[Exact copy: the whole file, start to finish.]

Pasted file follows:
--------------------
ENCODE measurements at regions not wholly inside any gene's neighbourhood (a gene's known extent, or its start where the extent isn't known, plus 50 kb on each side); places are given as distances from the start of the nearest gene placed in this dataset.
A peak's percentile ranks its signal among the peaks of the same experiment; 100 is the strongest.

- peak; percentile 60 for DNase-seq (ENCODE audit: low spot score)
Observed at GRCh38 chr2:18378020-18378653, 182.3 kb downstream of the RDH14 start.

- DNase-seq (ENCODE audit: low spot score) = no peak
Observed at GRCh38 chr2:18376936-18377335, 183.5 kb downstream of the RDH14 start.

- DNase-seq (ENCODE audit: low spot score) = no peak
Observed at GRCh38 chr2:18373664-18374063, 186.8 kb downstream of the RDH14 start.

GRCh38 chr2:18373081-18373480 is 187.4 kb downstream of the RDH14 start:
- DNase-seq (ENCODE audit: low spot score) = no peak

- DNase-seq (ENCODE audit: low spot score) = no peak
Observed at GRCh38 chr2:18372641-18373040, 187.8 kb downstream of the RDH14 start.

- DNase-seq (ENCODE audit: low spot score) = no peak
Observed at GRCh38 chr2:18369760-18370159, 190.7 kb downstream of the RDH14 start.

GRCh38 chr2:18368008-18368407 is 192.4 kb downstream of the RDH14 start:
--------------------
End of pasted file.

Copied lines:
ENCODE measurements at regions not wholly inside any gene's neighbourhood (a gene's known extent, or its start where the extent isn't known, plus 50 kb on each side); places are given as distances from the start of the nearest gene placed in this dataset.
A peak's percentile ranks its signal among the peaks of the same experiment; 100 is the strongest.

- peak; percentile 60 for DNase-seq (ENCODE audit: low spot score)
Observed at GRCh38 chr2:18378020-18378653, 182.3 kb downstream of the RDH14 start.

- DNase-seq (ENCODE audit: low spot score) = no peak
Observed at GRCh38 chr2:18376936-18377335, 183.5 kb downstream of the RDH14 start.

- DNase-seq (ENCODE audit: low spot score) = no peak
Observed at GRCh38 chr2:18373664-18374063, 186.8 kb downstream of the RDH14 start.

GRCh38 chr2:18373081-18373480 is 187.4 kb downstream of the RDH14 start:
- DNase-seq (ENCODE audit: low spot score) = no peak

- DNase-seq (ENCODE audit: low spot score) = no peak
Observed at GRCh38 chr2:18372641-18373040, 187.8 kb downstream of the RDH14 start.

- DNase-seq (ENCODE audit: low spot score) = no peak
Observed at GRCh38 chr2:18369760-18370159, 190.7 kb downstream of the RDH14 start.

GRCh38 chr2:18368008-18368407 is 192.4 kb downstream of the RDH14 start: